52 of 53 people found the following review helpful
An Excellent Resource for Speakers,
This review is from: The Lost Art of the Great Speech: How to Write One--How to Deliver It (Paperback)
Richard Dowis spends no time lamenting this lost art. Instead he focuses his energy on its resurrection.
Dowis's background in journalism and public relations provided the foundation for his writing a remarkably readable book. His conversational style serves as a model for the language you would want to hear -- and use -- in a speech. Frequent headings and an especially legible font also contribute to the book's readability.
In _The Lost Art of the Great Speech_, Dowis addresses every conceivable aspect of this topic -- from deciding whether to accept a speaking engagement to "leveraging" a speech by converting it to one or more publishable articles. The book takes a holistic approach to speech writing. Chapters follow the process of speech preparation, including delivery as well as crafting. In addition, Dowis discusses topics such as how to write a speech to be delivered by someone else and how to introduce a speaker.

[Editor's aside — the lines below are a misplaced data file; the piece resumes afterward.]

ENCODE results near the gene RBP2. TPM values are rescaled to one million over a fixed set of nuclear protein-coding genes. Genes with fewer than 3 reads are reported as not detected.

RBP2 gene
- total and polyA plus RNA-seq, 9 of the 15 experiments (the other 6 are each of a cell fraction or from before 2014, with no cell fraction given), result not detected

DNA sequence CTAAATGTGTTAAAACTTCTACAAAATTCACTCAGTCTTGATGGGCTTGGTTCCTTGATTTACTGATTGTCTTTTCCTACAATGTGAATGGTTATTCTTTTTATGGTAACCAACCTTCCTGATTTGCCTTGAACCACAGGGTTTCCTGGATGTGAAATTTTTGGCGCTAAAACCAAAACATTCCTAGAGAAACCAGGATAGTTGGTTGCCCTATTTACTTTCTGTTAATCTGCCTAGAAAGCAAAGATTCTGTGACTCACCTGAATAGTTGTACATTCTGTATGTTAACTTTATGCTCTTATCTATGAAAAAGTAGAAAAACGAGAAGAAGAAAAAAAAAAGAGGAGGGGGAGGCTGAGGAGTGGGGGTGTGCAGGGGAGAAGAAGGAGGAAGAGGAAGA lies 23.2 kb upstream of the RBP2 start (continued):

Each chapter includes pertinent excerpts from actual speeches, many taken from the business world, and also includes a full speech or a substantial excerpt of a speech by a well-known person. Many of these speeches have historical significance. Having asserted that "reading and listening to speeches is one of the keys to learning how to write and deliver them," Dowis supplies us with many examples to study.
Dowis devotes several chapters to rhetorical devices that can lift a speech from the respectable to the eloquent. To illustrate how rhetoric can immortalize a concept, he compares several versions of an idea that appeared in speeches by famous Americans.
In addition to a detailed index, _The Lost Art of the Great Speech_ includes two helpful appendices: An Editing Checklist for Speech Writers and Resources for Speakers and Speech Writers.
_The Lost Art of the Great Speech_ is a valuable resource for anyone who might have the opportunity to address a group of people. Although it does not include study questions or practice exercises, it would be an excellent book for a class of high school or college students as well as for adults who are studying independently.